Pacific Southwest, Region 9
Serving: Arizona, California, Hawaii, Nevada, Pacific Islands, Tribal Nations
Organics: Co-Digestion Economic Analysis Tool (CoEAT)
A First Step
Because empirical data are not available for a wide variety of food waste co-digestion projects in the U.S., the model uses the best current data and should be considered a screening tool for initial evaluation.
CoEAT does not provide a rigorous feasibility study, but does identify the various logistical, operational, and equipment considerations within an "economic cost model" resulting in the calculation of the Net Present Value (NPV) of the project. The model is flexible and users can adjust assumptions and costs to fit their circumstances.
CoEAT does not provide a comprehensive lifecycle assessment of environmental impacts. The model does provide solid waste diversion potential, methane emissions reduction from landfills, and biogas production potential.
Wherever available, source data is provided for further research and evaluation. For the best results, users should input community-specific information instead of using model assumptions.
The Co-Digestion Economic Analysis Tool (CoEAT) assesses the initial economic feasibility of food waste co-digestion at wastewater treatment plants for the purpose of biogas production. Co-digestion is when energy-rich organic waste materials (e.g. food waste and/or FOG) are added to an anaerobic digester currently processing less energy-rich organic waste (e.g. sewage or manure). Co-digestion allows facilities with excess digester capacity to save and make money while reducing greenhouse gas emissions, providing a renewable energy source, and diverting valuable resources from landfills and/or sewer pipes
CoEAT is designed for decision-makers with significant technical experience, including municipal managers, engineers, and wastewater treatment plant managers. CoEAT is available as a Microsoft Excel Spreadsheet. For instructions on how to use to tool, see the CoEAT User’s Guide.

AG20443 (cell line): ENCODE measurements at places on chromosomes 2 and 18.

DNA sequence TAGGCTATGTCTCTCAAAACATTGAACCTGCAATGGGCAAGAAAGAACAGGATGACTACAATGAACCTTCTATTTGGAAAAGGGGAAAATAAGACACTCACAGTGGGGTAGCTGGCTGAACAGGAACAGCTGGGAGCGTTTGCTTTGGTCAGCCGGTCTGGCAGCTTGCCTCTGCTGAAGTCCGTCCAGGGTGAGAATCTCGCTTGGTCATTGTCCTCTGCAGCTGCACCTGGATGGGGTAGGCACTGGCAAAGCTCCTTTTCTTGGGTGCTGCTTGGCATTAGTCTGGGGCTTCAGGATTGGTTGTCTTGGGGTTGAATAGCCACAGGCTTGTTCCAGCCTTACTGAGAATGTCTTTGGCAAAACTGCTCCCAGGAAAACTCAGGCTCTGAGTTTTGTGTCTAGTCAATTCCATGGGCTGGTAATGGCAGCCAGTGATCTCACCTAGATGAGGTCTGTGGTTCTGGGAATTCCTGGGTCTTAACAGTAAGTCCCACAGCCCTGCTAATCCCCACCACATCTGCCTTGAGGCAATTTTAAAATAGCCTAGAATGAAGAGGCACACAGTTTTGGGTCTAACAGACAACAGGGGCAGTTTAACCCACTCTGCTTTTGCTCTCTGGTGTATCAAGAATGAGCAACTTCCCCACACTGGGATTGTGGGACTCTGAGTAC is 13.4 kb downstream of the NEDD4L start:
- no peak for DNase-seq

CoEAT utilizes the current publicly-available data on the emerging practice of food waste co-digestion at wastewater treatment plants (WWTP) to calculate economic, environmental, and operational outputs for a food waste co-digestion system including:
- Fixed and recurring costs
- Solid waste diversion savings
- Capital investments
- Biogas production and associated energy value
CoEAT does not require pre-existing WWTP digesters, and will calculate results with no pre-existing digester in place, however the model was intended to help WWTP operators assess the viability of implementing food waste co-digestion with existing anaerobic digesters.
CoEAT considers the following types of organic wastes:
- Residential food waste
- Commercial food waste
- Fats, oils and grease (FOG)
- Food processing waste - fruit, vegetables, breads, rendering byproducts
- Dairy waste - milk solids
- Agricultural – fruit/vegetable trimmings
Did You Know?
- By diverting organic materials, communities can reduce the methane emissions associated with landfills, the second largest anthropogenic source of methane in the United States.
- By diverting organic materials from landfills, “waste” can become a renewable resource, like energy, a soil amendment, or both!
- Food waste accounts for 18% of waste currently reaching landfills in the United States.
- Food waste has three times the methane production potential of biosolids.
- In California alone there are almost 140 wastewater treatment facilities that utilize anaerobic digesters, with an estimated excess capacity of 15-30%
- If 50% of the food waste generated each year in the U.S. was anaerobically digested, enough electricity would be generated to power over 2.5 million homes for a year.
Charlotte Ely (Ely.Charlotte@epa.gov)